- When Google CEO Sundar Pichai testified before Congress on Tuesday, he remained cool but managed to dodge or evade tough questions.
- The hearing felt like the perfect culmination of Google's rough year, which was rife with high-profile controversies.
- Like many of Pichai's responses to Congress, management's reactions to Google's various issues have at times felt lackluster or unclear, too.
During his three and a half hours in the Congressional hot seat earlier last week, Google CEO Sundar Pichai managed to play it cool.
He was well-rehearsed and responded to questions evenly, with patience and without the provocativeness or peculiarities which were characteristic of previous Google CEOs Eric Schmidt or Larry Page. Still, the hearing disappointed many viewers, who felt like it was a missed opportunity to press Pichai to explain more directly how the company plans to protect users' privacy or reckon with its societal impact.
As Pichai dodged pointed questions or provided evasive answers, the spectacle felt emblematic of his and the company's tough year. Google faced numerous high-profile public controversies and failures in 2018, and its responses have often felt similarly lackluster or unclear.
Yet as Pichai skated by in Congress, Google, too, has dodged arrows overall thanks to the more intense scrutiny that Facebook received for its own truly disastrous year.
Google's year featured a long, messy list of both internal and external calamities. Frequently, the company's responses were inconclusive or unsubstantial.
YouTube. Let's start last winter with its video platform, YouTube. It promoted conspiracies and inappropriate content in its trending section and was described as "one of the most powerful radicalizing instruments of the 21st century" for its abundance of divisive or misleading content. The company has made strides to curb problematic content, but as Pichai admitted, there's "more work to be done."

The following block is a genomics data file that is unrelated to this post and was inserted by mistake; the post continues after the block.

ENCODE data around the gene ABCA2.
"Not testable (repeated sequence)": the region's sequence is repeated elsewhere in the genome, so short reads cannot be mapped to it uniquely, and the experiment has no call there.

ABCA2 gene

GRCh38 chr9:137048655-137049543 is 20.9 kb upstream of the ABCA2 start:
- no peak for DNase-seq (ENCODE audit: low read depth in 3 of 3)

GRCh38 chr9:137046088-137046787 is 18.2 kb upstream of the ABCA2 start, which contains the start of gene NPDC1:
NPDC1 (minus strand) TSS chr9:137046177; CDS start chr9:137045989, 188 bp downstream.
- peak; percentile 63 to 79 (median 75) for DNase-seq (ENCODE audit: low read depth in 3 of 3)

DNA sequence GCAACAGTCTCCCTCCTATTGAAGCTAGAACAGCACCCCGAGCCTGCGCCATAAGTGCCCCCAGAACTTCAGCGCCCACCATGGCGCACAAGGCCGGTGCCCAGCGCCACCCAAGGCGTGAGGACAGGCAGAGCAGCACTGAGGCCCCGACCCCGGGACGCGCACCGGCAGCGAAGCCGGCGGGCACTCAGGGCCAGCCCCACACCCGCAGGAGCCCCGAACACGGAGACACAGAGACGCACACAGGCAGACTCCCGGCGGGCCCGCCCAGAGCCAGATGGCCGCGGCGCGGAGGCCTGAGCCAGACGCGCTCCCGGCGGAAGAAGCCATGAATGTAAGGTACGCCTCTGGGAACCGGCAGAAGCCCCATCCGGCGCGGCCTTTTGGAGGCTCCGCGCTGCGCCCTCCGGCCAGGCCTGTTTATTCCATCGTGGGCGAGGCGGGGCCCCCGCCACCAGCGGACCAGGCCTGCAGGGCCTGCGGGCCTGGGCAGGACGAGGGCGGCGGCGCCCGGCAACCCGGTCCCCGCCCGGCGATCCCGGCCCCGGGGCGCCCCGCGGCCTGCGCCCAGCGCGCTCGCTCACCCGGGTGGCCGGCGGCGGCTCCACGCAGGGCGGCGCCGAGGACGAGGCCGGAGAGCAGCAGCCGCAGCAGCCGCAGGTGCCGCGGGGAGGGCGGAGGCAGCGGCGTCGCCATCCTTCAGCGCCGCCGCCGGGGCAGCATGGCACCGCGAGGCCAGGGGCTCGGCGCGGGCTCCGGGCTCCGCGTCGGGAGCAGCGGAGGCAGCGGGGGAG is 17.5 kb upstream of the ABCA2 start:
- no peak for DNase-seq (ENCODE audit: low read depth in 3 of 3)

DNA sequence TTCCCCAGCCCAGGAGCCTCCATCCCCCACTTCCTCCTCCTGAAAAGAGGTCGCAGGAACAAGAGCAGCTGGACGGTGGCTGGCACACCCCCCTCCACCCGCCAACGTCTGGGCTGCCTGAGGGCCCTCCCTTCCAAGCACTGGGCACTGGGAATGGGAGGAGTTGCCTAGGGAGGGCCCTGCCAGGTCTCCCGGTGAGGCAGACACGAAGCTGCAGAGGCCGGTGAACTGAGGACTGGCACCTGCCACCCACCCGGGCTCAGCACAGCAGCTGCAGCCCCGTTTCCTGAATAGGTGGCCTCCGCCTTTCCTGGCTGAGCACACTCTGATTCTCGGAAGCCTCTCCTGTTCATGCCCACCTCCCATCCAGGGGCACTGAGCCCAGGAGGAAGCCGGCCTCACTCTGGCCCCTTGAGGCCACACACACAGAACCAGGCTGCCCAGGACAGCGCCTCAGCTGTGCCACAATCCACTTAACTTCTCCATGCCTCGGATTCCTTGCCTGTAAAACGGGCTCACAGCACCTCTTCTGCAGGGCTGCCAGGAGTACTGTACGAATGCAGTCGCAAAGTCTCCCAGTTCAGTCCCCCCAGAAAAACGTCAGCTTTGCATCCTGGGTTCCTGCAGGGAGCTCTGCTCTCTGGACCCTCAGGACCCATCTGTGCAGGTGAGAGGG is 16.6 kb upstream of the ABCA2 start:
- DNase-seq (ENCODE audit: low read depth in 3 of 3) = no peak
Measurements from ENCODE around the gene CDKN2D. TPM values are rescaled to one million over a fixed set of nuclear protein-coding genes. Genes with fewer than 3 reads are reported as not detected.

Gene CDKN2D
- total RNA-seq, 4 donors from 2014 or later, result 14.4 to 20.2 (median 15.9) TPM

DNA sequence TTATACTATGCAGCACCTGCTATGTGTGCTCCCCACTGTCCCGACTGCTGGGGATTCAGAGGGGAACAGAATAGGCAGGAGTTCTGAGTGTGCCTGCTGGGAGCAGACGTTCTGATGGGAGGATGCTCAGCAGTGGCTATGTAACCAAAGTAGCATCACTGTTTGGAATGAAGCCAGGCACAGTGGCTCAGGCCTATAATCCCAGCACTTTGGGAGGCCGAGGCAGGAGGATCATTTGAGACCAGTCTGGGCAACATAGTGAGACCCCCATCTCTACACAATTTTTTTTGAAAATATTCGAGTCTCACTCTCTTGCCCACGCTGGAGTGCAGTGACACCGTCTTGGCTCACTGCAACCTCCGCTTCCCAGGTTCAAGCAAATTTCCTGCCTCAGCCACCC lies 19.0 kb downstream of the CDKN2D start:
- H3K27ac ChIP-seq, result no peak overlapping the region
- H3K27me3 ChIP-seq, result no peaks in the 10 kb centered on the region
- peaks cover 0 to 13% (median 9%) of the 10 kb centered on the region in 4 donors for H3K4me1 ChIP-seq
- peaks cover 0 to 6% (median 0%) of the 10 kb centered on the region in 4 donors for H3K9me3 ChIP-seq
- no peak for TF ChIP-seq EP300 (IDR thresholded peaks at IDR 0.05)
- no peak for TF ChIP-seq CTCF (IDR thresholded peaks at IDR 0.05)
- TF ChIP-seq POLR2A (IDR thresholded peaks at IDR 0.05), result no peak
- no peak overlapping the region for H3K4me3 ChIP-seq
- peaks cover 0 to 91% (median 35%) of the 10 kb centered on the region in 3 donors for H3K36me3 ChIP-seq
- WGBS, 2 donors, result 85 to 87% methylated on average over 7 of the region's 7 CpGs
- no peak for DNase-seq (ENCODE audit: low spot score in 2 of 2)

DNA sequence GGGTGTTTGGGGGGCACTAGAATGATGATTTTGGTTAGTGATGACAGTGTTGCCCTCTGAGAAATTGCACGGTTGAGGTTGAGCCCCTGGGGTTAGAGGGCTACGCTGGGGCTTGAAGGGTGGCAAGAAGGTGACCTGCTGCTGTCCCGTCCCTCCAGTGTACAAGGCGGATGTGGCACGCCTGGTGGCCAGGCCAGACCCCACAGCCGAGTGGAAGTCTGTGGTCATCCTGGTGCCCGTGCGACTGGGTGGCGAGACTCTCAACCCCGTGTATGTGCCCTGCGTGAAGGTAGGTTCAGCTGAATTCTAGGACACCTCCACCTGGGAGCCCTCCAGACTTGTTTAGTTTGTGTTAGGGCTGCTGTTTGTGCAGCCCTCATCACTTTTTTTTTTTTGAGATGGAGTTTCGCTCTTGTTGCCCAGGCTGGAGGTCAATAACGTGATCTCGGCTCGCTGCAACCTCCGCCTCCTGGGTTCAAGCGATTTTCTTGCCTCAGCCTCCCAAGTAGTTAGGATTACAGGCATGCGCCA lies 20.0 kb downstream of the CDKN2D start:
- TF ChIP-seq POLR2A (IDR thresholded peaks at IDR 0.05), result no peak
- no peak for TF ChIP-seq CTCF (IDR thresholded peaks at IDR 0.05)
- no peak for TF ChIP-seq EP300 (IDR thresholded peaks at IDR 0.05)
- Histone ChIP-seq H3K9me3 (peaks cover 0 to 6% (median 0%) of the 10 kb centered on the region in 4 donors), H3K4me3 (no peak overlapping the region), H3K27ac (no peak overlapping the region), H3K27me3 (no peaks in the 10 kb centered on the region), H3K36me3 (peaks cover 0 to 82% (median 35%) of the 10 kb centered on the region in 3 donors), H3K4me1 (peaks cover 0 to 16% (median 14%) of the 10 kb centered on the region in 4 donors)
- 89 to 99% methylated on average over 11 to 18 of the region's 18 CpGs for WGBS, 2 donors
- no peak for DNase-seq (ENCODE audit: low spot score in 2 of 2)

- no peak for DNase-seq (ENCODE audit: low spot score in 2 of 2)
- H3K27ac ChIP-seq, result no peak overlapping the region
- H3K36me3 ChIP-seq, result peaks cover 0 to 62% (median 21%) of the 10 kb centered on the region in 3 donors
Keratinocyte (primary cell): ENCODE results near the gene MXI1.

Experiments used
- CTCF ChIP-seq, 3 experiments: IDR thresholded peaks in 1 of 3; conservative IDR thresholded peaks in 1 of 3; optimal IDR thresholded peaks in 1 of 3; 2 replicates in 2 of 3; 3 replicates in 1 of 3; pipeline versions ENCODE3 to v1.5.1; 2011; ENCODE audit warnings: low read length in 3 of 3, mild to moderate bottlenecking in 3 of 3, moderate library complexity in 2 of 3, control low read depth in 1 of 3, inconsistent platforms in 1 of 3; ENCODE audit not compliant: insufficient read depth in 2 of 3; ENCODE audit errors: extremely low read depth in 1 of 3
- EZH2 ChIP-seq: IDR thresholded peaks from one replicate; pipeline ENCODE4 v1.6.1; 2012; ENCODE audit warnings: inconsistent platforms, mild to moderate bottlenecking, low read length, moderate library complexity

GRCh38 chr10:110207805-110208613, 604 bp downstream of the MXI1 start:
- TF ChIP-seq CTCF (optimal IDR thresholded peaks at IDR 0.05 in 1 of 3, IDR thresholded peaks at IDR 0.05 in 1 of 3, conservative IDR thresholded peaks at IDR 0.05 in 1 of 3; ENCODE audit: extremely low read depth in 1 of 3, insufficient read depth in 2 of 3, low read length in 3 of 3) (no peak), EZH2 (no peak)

Maven. Then in the spring, Gizmodo broke the news that Google was working with the Pentagon to help it analyze drone footage, which prompted more than 3,000 employees to sign a letter of protest. The company ultimately dropped the so-called Project Maven, which appeased employees but also ruffled feathers in Washington. The resulting list of artificial intelligence ethics were also panned as milquetoast.
Diversity. At Alphabet's shareholder meeting in June, a group of Google employees showed up to present a proposal from Zevin Asset Management to tie Alphabet's executive compensation to diversity metrics in employee recruiting and retention. They said that Google's response to HR issues had been inadequate. Meanwhile, over the course of the year the company was hit with a spate of opposing lawsuits, which argue that it is either not doing enough or going too far in its push for diversity.
Regulators on the warpath. Google's run afoul of regulation too. In July the European Union fined Google $5 billion for abusing the dominance of its Android mobile operating system. Moreover, critics claim Google isn't doing enough to comply with a 2017 antitrust ruling involving its shopping product. Stateside, now former U.S. Attorney General Jeff Sessions was reportedly open to investigating whether tech companies, including Google, are stifling competition, while Republican lawmakers and even President Donald Trump himself, have accused Google of suppressing conservative voices. Google has denied accusations of bias and there is no proof that results on its search engine or YouTube are purposely skewed toward any particular ideology, but the scene in Congress on Tuesday made it clear that lawmakers are far from convinced.
Dragonfly. In late summer, The Intercept first reported details of Google's secretive plans, dubbed Project Dragonfly, to launch a censored search engine in China which would block search results for queries that the government deemed sensitive, like "human rights" and "student protest" and link users' searches to their personal phone number. The efforts raised alarm bells with lawmakers, human rights activists, and employees, and there is still no clear answer about whether Google will ultimately undertake a project in this vein.
Employee walkouts. On Nov. 1, more than 20,000 employees walked out of their offices around the world in the wake of an explosive New York Times' report that detailed how Google shielded executives accused of sexual misconduct, either by keeping them on staff or allowing them amicable departures. While Pichai made some changes based on that message, organizers of that protest say that large issues were ignored and continued to push for demands like equity for Google's contract workers and an end to all cases of forced arbitration.